Crystallographic and computational studies on 4-phenyl-N-(beta-D-glucopyranosyl)-1H-1,2,3-triazole-1-acetamide, an inhibitor of glycogen phosphorylase: Comparison with alpha-D-glucose, N-acetyl-beta-D-glucopyranosylamine and N-benzoyl-N'-beta-D-glucopyranosyl urea binding.Alexacou, K.M., Hayes, J.M., Tiraidis, C., Zographos, S.E., Leonidas, D.D., Chrysina, E.D., Archontis, G., Oikonomakos, N.G., Paul, J.V., Varghese, B., Loganathan, D.
(2007) Proteins 71: 1307-1323
- PubMed: 18041758
- DOI: 10.1002/prot.21837
- Primary Citation of Related Structures:
- PubMed Abstract:
4-Phenyl-N-(beta-D-glucopyranosyl)-1H-1,2,3-triazole-1-acetamide (glucosyltriazolylacetamide) has been studied in kinetic and crystallographic experiments with glycogen phosphorylase b (GPb), in an effort to utilize its potential as a lead for the design of potent antihyperglycaemic agents ...
4-Phenyl-N-(beta-D-glucopyranosyl)-1H-1,2,3-triazole-1-acetamide (glucosyltriazolylacetamide) has been studied in kinetic and crystallographic experiments with glycogen phosphorylase b (GPb), in an effort to utilize its potential as a lead for the design of potent antihyperglycaemic agents. Docking and molecular dynamics (MD) calculations have been used to monitor more closely the binding modes in operation and compare the results with experiment. Kinetic experiments in the direction of glycogen synthesis showed that glucosyltriazolylacetamide is a better inhibitor (K(i) = 0.18 mM) than the parent compound alpha-D-glucose (K(i) = 1.7 mM) or beta-D-glucose (K(i) = 7.4 mM) but less potent inhibitor than the lead compound N-acetyl-beta-D-glucopyranosylamine (K(i) = 32 microM). To elucidate the molecular basis underlying the inhibition of the newly identified compound, we determined the structure of GPb in complex with glucosyltriazolylacetamide at 100 K to 1.88 A resolution, and the structure of the compound in the free form. Glucosyltriazolylacetamide is accommodated in the catalytic site of the enzyme and the glucopyranose interacts in a manner similar to that observed in the GPb-alpha-D-glucose complex, while the substituent group in the beta-position of the C1 atom makes additional hydrogen bonding and van der Waals interactions to the protein. A bifurcated donor type hydrogen bonding involving O3H, N3, and N4 is seen as an important structural motif strengthening the binding of glucosyltriazolylacetamide with GP which necessitated change in the torsion about C8-N2 bond by about 62 degrees going from its free to the complex form with GPb. On binding to GP, glucosyltriazolylacetamide induces significant conformational changes in the vicinity of this site. Specifically, the 280s loop (residues 282-288) shifts 0.7 to 3.1 A (CA atoms) to accommodate glucosyltriazolylacetamide. These conformational changes do not lead to increased contacts between the inhibitor and the protein that would improve ligand binding compared with the lead compound. In the molecular modeling calculations, the GOLD docking runs with and without the crystallographic ordered cavity waters using the GoldScore scoring function, and without cavity waters using the ChemScore scoring function successfully reproduced the crystallographic binding conformation. However, the GLIDE docking calculations both with (GLIDE XP) and without (GLIDE SP and XP) the cavity water molecules were, impressively, further able to accurately reproduce the finer details of the GPb-glucosyltriazolylacetamide complex structure. The importance of cavity waters in flexible receptor MD calculations compared to "rigid" (docking) is analyzed and highlighted, while in the MD itself very little conformational flexibility of the glucosyltriazolylacetamide ligand was observed over the time scale of the simulations.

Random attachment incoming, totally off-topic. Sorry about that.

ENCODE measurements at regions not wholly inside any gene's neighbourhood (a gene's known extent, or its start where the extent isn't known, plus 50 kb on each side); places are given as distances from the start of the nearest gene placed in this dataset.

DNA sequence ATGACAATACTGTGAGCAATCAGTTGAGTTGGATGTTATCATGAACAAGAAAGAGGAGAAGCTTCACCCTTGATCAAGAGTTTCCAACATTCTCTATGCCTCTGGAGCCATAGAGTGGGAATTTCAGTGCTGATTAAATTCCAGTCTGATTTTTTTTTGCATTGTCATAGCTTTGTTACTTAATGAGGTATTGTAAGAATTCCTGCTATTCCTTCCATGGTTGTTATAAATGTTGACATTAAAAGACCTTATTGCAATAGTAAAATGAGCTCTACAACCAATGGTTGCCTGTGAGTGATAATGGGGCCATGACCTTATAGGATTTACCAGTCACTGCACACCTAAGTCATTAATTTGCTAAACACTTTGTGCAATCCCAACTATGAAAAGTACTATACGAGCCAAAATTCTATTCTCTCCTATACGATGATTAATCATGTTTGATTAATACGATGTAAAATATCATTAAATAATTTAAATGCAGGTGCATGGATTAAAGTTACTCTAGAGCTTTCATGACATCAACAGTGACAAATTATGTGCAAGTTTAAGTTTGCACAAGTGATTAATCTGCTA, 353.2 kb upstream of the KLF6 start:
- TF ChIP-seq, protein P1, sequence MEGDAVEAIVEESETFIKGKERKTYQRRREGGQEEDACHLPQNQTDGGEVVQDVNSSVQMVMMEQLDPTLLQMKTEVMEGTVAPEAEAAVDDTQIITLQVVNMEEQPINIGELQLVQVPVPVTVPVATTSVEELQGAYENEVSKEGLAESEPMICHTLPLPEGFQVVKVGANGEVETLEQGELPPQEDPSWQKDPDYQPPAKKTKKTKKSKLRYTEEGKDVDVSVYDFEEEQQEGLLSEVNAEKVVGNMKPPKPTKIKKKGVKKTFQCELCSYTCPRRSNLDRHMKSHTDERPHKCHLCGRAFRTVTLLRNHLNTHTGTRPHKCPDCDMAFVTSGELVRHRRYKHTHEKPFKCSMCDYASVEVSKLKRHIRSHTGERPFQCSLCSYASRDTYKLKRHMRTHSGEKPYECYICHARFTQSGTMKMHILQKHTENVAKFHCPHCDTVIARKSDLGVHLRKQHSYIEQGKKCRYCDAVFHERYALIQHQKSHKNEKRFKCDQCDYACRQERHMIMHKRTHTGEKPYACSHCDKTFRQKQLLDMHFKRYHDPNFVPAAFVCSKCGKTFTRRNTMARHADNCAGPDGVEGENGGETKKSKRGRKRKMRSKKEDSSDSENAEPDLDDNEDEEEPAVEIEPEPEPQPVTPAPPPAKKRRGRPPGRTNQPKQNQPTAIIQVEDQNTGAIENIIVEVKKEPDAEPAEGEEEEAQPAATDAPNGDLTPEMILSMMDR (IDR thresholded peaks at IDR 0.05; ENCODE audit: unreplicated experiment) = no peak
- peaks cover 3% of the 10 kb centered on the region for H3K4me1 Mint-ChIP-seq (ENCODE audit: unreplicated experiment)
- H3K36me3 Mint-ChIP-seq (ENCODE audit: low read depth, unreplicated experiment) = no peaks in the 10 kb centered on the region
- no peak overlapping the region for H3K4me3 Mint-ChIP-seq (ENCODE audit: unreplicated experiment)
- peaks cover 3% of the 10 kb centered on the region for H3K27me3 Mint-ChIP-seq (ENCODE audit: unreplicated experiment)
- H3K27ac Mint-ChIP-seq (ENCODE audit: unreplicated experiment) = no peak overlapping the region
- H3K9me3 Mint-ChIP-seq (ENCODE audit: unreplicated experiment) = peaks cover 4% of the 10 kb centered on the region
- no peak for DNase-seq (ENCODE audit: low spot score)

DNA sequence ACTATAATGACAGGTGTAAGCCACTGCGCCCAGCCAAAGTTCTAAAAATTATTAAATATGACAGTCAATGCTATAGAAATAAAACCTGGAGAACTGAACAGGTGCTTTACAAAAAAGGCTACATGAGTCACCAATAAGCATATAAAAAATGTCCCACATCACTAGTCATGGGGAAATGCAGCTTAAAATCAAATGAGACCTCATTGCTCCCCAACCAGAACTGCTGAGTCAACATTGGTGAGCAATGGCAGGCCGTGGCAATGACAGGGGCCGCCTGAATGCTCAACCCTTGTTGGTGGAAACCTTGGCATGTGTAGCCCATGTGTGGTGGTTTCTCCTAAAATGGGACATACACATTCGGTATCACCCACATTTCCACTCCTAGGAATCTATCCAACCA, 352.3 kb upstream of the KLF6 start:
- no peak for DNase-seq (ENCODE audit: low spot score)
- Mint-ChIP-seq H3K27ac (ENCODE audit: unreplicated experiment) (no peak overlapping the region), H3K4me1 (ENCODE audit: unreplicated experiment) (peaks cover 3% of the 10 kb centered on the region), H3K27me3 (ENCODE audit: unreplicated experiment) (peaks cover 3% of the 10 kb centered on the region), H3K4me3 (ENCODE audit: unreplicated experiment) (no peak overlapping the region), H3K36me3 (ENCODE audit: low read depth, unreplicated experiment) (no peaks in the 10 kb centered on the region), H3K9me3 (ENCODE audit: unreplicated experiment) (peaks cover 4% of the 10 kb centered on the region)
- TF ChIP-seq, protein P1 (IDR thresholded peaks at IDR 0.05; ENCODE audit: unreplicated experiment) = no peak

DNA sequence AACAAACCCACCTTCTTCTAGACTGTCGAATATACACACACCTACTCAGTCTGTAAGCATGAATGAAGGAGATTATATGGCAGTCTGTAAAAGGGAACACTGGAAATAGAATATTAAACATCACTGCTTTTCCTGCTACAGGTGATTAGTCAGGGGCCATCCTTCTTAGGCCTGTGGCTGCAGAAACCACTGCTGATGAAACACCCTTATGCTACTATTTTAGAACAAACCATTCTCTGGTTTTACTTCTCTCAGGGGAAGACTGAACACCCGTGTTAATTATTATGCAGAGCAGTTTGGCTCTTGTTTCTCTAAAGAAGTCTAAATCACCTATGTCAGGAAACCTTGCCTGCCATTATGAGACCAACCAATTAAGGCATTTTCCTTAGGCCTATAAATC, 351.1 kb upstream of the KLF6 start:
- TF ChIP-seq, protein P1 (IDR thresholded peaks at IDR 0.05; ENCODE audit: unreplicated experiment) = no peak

Institute of Organic and Pharmaceutical Chemistry, National Hellenic Research Foundation, 116 35 Athens, Greece.